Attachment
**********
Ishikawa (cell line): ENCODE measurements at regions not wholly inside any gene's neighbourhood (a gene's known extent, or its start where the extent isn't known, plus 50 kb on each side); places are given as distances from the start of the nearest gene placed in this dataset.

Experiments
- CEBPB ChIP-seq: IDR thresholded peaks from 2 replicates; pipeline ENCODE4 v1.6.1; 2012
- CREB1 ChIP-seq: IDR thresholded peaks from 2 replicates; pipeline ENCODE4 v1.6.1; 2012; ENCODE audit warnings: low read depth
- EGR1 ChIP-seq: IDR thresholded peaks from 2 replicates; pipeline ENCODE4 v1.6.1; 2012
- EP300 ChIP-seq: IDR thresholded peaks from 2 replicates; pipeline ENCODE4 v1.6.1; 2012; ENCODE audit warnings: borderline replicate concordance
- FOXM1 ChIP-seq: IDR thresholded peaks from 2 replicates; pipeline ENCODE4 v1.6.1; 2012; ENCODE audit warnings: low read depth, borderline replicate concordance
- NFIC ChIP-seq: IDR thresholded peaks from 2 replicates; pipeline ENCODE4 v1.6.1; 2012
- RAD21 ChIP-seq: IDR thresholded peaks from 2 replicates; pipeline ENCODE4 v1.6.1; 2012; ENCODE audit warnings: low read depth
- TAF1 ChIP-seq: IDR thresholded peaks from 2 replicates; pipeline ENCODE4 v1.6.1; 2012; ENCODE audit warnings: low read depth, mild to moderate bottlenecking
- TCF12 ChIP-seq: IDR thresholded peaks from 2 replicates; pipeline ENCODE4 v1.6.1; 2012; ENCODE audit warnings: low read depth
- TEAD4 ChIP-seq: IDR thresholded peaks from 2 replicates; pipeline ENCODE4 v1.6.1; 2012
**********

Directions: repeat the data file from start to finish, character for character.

Ishikawa (cell line): ENCODE measurements at regions not wholly inside any gene's neighbourhood (a gene's known extent, or its start where the extent isn't known, plus 50 kb on each side); places are given as distances from the start of the nearest gene placed in this dataset.

Experiments
- CEBPB ChIP-seq: IDR thresholded peaks from 2 replicates; pipeline ENCODE4 v1.6.1; 2012
- CREB1 ChIP-seq: IDR thresholded peaks from 2 replicates; pipeline ENCODE4 v1.6.1; 2012; ENCODE audit warnings: low read depth
- EGR1 ChIP-seq: IDR thresholded peaks from 2 replicates; pipeline ENCODE4 v1.6.1; 2012
- EP300 ChIP-seq: IDR thresholded peaks from 2 replicates; pipeline ENCODE4 v1.6.1; 2012; ENCODE audit warnings: borderline replicate concordance
- FOXM1 ChIP-seq: IDR thresholded peaks from 2 replicates; pipeline ENCODE4 v1.6.1; 2012; ENCODE audit warnings: low read depth, borderline replicate concordance
- NFIC ChIP-seq: IDR thresholded peaks from 2 replicates; pipeline ENCODE4 v1.6.1; 2012
- RAD21 ChIP-seq: IDR thresholded peaks from 2 replicates; pipeline ENCODE4 v1.6.1; 2012; ENCODE audit warnings: low read depth
- TAF1 ChIP-seq: IDR thresholded peaks from 2 replicates; pipeline ENCODE4 v1.6.1; 2012; ENCODE audit warnings: low read depth, mild to moderate bottlenecking
- TCF12 ChIP-seq: IDR thresholded peaks from 2 replicates; pipeline ENCODE4 v1.6.1; 2012; ENCODE audit warnings: low read depth
- TEAD4 ChIP-seq: IDR thresholded peaks from 2 replicates; pipeline ENCODE4 v1.6.1; 2012